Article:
Fianna Fáil Spokesperson on Jobs & Enterprise Niall Collins has hit out at the Fine Gael led government for continuing to allow a deeply unfair two tier recovery take hold across the country.

“The latest figures released by the CSO continue to show that economic growth is not being spread evenly across the country with 45% of Irish GDP being generated in the capital, and 53% in the Greater Dublin Area.

“Our regions are not growing at the same pace as the capital, and are being left behind. Large swathes of the country are not contributing to the country’s overall GDP output.

“The Midlands (3.2%); Border (5.4%); West (6.9%), South East (7.3%) and Mid-West (6.3%) are all regions where the GDP doesn’t match their population or potential economic capacity.

“A highly disproportionate concentration of national GDP in one area is, in the long term, bad for our country.

“It’s neither sustainable nor good for Dublin and the regions. Dublin’s economic magnitude in relation to the rest of the country is out of sync with many other capital cities. Take London, for example, it accounts for just 20% of the UK’s total GDP.

“This over concentration, and focus, on the Greater Dublin Area, is the hallmark of Fine Gael’s tenure in Government.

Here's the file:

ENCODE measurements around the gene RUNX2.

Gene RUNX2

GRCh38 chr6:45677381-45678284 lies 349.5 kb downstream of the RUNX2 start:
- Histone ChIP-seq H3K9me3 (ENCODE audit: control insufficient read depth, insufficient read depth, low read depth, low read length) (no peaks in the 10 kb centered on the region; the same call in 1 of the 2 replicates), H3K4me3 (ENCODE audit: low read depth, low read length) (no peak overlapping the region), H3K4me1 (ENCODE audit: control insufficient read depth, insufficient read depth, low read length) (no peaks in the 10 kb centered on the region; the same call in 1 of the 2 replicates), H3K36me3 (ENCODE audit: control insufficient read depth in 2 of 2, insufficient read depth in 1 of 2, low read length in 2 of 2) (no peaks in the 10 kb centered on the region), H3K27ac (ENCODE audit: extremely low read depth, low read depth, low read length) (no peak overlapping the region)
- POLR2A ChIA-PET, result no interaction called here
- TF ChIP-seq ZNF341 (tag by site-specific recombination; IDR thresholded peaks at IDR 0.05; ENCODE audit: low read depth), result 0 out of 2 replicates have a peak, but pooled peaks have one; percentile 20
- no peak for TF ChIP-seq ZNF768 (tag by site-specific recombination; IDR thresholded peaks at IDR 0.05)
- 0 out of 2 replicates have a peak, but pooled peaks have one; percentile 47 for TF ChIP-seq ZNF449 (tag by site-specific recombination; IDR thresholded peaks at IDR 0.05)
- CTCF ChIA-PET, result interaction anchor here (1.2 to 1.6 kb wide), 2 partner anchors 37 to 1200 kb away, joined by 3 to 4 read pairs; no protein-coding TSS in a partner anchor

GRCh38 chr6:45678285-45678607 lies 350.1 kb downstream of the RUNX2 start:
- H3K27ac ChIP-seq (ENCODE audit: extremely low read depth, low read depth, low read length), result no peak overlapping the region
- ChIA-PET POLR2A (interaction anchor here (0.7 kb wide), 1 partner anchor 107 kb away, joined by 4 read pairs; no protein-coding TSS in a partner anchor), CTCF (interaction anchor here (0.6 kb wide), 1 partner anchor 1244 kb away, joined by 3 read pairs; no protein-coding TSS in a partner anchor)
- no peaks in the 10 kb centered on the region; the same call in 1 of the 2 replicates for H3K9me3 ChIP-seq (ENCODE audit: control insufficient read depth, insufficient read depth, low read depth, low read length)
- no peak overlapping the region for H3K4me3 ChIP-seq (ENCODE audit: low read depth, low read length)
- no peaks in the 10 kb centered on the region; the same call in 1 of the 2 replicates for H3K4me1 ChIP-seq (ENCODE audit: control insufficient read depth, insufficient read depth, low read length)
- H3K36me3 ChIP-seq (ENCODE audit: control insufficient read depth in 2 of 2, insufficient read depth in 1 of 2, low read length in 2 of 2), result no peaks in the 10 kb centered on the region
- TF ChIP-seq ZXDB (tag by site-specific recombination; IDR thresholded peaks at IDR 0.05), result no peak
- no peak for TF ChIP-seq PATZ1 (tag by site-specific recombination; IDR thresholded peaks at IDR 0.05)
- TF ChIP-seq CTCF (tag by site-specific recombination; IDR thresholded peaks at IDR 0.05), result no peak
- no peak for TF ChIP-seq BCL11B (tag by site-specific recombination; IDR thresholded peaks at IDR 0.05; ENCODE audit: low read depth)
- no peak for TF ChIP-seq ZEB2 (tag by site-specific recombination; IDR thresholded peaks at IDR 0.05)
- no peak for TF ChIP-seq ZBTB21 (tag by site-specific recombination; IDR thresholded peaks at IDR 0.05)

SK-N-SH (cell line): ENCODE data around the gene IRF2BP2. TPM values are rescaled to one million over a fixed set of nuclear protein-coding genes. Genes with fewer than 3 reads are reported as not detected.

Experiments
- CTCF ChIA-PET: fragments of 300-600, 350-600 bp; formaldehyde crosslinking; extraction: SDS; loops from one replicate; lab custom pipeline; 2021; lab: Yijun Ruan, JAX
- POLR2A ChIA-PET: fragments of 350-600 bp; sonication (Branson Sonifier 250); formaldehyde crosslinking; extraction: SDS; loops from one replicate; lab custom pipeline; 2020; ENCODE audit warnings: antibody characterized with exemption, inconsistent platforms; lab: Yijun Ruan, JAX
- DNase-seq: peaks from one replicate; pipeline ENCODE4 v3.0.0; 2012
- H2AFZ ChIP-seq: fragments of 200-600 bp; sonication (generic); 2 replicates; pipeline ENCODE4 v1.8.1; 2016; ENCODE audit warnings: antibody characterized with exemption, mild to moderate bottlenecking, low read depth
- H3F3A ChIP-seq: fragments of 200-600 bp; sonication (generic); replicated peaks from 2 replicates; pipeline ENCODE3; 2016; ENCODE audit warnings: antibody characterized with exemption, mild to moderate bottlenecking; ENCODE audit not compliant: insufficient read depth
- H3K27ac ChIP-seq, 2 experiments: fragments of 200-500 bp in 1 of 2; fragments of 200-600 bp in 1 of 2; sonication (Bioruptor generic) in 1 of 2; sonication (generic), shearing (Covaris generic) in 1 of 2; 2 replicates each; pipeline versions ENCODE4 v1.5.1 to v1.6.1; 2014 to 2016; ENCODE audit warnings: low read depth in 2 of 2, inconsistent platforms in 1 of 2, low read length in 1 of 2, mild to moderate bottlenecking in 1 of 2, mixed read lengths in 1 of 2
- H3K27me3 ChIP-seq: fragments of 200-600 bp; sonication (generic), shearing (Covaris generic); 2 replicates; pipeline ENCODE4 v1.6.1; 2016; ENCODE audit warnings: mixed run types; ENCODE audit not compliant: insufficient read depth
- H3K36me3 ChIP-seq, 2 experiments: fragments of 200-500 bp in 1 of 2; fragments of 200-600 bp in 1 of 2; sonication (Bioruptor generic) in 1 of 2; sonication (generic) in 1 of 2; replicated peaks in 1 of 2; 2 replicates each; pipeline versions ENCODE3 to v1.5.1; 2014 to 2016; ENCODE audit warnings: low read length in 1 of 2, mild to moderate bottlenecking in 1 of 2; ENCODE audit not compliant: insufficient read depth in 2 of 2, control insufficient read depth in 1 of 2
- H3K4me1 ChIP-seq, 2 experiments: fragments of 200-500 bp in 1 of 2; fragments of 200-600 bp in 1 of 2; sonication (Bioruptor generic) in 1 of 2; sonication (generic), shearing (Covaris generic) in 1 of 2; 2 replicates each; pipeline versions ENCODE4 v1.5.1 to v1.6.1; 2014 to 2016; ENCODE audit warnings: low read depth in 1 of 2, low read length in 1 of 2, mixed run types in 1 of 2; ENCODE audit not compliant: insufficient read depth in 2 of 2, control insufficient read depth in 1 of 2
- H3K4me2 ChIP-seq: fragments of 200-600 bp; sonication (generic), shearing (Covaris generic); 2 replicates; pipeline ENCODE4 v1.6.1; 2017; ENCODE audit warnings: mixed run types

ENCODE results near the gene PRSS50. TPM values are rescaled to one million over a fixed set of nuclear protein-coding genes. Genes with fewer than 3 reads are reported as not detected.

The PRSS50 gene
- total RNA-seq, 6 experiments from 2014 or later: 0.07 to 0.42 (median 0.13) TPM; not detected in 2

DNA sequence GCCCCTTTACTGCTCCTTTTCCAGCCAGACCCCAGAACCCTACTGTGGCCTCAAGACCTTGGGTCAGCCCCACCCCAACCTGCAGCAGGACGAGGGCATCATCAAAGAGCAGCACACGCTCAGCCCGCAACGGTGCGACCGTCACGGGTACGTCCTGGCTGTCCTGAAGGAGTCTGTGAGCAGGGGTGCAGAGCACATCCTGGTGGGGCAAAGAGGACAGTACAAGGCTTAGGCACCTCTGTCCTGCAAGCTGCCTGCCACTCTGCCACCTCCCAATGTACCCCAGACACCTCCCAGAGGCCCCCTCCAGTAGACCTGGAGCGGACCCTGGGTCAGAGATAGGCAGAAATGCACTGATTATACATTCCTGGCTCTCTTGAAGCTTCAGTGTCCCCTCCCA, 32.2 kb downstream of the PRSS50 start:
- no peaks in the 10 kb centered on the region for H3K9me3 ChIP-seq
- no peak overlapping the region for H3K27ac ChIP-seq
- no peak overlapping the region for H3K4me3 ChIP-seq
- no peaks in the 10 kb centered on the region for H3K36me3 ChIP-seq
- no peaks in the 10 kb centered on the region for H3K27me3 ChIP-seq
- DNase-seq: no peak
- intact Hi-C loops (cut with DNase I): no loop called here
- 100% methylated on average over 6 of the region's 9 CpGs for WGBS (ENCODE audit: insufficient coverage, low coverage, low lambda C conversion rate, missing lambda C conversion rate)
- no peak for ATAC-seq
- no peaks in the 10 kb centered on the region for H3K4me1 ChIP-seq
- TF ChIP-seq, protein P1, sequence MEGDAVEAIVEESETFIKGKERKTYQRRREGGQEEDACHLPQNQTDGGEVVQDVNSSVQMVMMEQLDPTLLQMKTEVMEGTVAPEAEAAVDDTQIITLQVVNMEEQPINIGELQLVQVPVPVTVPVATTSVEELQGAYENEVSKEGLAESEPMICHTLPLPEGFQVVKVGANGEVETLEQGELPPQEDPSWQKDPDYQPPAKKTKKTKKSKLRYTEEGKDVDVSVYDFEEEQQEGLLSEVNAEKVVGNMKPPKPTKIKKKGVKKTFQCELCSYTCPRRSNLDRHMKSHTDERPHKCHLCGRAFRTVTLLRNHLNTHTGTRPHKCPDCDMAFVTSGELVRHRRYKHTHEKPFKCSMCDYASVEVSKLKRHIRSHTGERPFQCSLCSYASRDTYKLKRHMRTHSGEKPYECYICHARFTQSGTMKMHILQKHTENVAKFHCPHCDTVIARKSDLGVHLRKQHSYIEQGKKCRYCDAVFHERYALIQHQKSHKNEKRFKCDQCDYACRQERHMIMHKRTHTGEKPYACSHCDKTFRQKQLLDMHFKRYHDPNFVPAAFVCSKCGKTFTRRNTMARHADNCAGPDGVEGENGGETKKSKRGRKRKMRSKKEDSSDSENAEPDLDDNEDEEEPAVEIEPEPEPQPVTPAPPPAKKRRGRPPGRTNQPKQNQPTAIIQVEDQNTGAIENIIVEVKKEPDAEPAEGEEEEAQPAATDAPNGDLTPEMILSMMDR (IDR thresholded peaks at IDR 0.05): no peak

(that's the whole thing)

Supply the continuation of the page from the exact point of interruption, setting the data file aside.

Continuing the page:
“Six years of Fine Gael led governments has created a deeply unfair two tier recovery. In 2016, the people passed judgement on Fine Gael’s slogan of ‘Keep the Recovery Going’.

“A real recovery is a recovery that reaches deep into every community that lifts all of us up and not just those communities in easy reach of the capital.

“A failure to invest sufficiently in the regions with respect to both physical and digital infrastructure has led to those regions falling behind the capital and the Greater Dublin Area.

“The current Government strategy is woefully out of date. We need a new responsive, industrial strategy that’s fit for purpose for the 21st Century that ensures that every community prospers.

“With a hard Brexit now more likely than not, with severe competitiveness deficiencies in many areas of our economy, now more than ever does the Government, and the Minister herself, need to up their game, and invest in Ireland’s economic future, and not just that of Dublin,” concluded Collins.